Abraham’s answer was only, “God will provide for himself the lamb for a burnt offering, my son” (v. 8). It wasn’t a lie, but it wasn’t a straight answer either. Martin Luther suggests that Abraham is sparing his son the torture of knowing what is to come, but we cannot be sure.
What must have gone through Abraham’s head when God “tested” him and commanded, “Take your son, your only son Isaac, whom you love, and go to the land of Moriah, and offer him there as a burnt offering on one of the mountains of which I shall tell you” (Gen. 22:2). God kept demanding action without providing all the details—or the itinerary. I am certain you can relate to that in your own life. As the Bible says, “we walk by faith, not by sight” (2 Cor. 5:7). God doesn’t reveal his masterplan in this life.
Yet faithful Abraham, trusting God’s promises, was always ready to obey. Moses tells us that early the very next morning, Abraham got up, saddled the donkey, and took Isaac and the servants along with him towards the mountains. He didn’t hesitate or skip a beat. He had a long journey ahead, and daylight was not to be wasted. Abraham simply obeyed.
We cannot comprehend what could compel a person to obey such a command. Besides the fact that child sacrifice was unethical and immoral—prohibited hundreds of years later by the Mosaic law (Lev. 18:21; 20:1-5; Deut. 12:31; 18:10)—there was the heartbreaking loss of Abraham’s beloved son—the son of promise.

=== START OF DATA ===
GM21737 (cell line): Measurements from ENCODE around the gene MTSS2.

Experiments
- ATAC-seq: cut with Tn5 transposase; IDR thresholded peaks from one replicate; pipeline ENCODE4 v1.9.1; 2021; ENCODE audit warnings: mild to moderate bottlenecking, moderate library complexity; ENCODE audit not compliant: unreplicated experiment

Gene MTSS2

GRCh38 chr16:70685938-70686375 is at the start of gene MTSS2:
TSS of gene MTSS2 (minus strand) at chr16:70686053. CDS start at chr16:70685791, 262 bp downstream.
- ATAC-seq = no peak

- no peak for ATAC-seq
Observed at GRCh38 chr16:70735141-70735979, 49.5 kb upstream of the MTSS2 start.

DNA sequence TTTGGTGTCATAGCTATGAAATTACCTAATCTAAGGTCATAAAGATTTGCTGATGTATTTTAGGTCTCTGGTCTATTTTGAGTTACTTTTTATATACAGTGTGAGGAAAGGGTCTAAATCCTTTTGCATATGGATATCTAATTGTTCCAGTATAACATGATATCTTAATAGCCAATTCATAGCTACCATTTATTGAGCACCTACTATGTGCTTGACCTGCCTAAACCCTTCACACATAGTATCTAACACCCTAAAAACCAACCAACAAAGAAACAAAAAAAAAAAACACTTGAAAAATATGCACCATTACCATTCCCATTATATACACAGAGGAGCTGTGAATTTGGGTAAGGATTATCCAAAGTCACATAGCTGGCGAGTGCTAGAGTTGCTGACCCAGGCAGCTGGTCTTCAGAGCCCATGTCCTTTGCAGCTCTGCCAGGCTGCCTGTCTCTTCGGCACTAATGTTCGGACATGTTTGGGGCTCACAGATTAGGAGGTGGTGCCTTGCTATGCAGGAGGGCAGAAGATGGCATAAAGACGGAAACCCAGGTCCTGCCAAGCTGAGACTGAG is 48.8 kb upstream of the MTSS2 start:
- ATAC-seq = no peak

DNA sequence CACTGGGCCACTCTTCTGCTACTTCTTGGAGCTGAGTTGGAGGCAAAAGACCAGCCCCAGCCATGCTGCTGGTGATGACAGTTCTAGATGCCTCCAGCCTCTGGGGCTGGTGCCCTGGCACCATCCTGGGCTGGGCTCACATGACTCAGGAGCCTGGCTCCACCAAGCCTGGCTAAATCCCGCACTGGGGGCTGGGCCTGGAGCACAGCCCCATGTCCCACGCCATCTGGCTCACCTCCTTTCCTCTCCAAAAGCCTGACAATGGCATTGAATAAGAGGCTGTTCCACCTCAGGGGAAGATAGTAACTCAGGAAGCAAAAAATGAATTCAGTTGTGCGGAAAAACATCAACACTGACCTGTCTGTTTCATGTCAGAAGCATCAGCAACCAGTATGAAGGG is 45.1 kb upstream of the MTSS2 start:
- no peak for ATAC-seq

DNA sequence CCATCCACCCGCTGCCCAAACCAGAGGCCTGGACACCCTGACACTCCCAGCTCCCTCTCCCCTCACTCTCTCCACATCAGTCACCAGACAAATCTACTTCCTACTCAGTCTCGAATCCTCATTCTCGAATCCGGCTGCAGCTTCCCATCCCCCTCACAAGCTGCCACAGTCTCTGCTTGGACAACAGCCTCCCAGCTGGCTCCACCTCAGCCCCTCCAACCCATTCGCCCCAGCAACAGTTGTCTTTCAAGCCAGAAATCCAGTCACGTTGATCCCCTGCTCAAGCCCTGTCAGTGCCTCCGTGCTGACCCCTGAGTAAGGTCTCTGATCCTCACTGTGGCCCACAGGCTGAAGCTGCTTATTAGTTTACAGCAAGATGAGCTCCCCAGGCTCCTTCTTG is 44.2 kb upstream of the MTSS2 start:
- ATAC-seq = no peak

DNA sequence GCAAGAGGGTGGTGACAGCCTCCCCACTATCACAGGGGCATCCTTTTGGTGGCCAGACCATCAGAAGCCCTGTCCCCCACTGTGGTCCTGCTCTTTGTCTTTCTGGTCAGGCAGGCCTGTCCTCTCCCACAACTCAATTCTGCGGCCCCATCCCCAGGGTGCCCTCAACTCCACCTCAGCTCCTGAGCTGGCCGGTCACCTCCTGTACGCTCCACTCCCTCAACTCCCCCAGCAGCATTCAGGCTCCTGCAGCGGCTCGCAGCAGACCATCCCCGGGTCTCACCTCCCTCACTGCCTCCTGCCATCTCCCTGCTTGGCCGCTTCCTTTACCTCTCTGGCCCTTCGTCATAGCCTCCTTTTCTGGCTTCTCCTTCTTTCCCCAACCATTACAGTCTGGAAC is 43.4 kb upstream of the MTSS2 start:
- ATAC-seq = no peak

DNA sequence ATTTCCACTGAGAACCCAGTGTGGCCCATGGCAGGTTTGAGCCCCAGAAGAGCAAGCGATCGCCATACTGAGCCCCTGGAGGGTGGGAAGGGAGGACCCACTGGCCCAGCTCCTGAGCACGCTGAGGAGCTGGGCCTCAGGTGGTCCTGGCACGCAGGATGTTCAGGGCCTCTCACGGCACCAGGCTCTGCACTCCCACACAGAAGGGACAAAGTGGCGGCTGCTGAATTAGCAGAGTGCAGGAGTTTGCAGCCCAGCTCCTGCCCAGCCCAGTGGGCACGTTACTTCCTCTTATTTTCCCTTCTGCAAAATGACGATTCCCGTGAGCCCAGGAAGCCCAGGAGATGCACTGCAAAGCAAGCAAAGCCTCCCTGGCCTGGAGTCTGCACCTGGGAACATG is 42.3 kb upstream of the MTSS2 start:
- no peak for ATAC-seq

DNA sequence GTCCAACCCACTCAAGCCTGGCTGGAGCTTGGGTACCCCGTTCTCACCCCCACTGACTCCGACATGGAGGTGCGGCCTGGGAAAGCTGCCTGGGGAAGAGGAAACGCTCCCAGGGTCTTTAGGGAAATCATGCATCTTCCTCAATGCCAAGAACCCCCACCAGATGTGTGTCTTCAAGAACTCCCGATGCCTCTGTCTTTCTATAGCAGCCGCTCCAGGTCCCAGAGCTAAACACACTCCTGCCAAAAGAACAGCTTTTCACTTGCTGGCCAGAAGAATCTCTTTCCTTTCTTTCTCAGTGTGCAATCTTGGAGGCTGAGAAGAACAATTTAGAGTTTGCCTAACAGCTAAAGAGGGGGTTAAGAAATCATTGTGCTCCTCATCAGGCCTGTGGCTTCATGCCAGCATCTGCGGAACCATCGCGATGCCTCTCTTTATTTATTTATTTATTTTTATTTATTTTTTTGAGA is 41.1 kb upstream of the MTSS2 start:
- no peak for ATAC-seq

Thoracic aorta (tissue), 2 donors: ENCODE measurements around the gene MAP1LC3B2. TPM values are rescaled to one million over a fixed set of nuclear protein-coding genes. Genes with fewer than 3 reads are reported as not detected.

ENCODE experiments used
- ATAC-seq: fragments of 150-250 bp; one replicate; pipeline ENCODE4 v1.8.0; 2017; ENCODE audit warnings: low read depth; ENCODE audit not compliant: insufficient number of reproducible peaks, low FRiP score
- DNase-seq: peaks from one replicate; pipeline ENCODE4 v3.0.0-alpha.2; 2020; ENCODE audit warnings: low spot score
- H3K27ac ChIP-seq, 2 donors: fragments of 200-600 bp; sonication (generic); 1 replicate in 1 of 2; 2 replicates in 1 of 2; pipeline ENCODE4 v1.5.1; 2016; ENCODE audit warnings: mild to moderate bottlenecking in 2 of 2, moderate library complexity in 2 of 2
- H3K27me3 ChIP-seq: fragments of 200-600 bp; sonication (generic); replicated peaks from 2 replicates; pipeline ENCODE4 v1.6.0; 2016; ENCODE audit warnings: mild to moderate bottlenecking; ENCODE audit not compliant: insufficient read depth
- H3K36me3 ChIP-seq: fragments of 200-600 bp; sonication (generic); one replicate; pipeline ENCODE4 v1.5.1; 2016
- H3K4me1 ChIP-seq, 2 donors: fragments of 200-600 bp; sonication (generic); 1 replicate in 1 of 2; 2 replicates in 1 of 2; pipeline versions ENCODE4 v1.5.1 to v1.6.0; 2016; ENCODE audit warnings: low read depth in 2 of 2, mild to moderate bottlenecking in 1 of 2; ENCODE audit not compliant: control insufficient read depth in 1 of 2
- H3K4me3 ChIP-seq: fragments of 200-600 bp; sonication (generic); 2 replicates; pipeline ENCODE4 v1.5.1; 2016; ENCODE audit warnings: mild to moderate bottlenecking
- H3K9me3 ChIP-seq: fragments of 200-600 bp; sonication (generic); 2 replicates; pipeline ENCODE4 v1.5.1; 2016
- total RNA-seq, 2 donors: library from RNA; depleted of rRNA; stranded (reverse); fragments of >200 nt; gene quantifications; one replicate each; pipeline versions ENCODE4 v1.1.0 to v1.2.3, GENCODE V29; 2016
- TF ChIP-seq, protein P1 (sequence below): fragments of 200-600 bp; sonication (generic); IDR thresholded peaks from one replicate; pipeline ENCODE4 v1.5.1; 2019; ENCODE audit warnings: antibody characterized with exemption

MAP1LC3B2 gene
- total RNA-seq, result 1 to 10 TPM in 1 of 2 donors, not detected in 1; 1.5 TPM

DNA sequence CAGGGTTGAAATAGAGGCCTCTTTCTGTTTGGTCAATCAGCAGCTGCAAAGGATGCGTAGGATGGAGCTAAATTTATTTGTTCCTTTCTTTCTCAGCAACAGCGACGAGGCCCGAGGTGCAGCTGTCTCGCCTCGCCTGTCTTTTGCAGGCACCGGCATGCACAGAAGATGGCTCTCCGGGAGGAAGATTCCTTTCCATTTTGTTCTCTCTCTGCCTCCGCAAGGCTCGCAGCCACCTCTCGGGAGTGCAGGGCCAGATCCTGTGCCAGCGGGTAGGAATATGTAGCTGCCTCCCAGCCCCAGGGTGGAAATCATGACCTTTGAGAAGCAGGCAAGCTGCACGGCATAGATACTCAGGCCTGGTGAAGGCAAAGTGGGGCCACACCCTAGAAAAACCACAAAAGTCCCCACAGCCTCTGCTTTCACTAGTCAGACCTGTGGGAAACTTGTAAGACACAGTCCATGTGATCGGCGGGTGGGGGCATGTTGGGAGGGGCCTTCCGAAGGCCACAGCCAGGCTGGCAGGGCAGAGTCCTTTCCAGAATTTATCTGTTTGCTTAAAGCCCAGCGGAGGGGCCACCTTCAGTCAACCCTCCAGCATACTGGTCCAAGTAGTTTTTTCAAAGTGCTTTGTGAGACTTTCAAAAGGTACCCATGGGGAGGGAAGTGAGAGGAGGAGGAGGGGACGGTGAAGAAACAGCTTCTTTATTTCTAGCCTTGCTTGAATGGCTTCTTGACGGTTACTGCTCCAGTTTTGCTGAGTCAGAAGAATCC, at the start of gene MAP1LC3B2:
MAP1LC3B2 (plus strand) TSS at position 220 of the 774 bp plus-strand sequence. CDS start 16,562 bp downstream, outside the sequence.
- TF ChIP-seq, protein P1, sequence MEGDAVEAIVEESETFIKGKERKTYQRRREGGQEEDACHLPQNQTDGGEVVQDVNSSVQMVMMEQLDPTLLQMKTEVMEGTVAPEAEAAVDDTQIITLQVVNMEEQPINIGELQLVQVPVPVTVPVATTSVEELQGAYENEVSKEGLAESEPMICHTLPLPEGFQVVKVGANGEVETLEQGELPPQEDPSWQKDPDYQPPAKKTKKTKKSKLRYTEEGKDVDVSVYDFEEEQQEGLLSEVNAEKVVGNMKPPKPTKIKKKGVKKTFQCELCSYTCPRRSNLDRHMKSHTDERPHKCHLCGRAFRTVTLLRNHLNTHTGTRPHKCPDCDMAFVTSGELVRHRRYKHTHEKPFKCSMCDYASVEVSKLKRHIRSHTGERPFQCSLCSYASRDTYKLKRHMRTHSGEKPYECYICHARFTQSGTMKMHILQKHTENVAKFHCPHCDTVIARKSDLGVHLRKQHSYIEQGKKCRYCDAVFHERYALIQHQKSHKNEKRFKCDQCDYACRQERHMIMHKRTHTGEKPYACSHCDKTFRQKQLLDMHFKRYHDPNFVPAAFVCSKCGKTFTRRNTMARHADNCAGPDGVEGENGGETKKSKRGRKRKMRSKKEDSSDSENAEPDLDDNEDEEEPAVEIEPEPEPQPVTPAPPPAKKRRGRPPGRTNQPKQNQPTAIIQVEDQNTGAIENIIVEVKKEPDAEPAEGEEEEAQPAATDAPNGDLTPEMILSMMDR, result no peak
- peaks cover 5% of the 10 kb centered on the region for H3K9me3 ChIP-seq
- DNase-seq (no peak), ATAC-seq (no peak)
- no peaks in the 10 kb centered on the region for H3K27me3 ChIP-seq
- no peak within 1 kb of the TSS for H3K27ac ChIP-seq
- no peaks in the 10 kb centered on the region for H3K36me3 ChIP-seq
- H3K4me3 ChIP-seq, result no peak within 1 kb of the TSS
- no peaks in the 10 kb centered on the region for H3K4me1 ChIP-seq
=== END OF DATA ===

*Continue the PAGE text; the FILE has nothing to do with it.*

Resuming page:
Now God was going to take away his only remaining son, whom he loved more than life itself. How many prayers, tears, and years had been spent waiting for Isaac to be born? He was the one who would carry forth the Messianic line and God’s promise that Abraham would be the father of many nations (Gen. 21:12).
Of course, we know that God was only testing Abraham. “Only” testing, we say. Hah! What do we know of Abraham’s test?! We have the privileged point of view from the other side of this event. But Abraham didn’t understand why God made him do this. He only knew the reality of his suffering—and Isaac’s. How could he have known that God would spare Isaac at the last moment? The New Testament tells us that “by faith” Abraham reasoned God could raise Isaac from the dead, but he had no clear Word of the Lord. All he knew was that Yahweh commanded a sacrifice, and he must obey.
“Where is the lamb?” Isaac asked on the way to the mountain where the sacrifice would take place.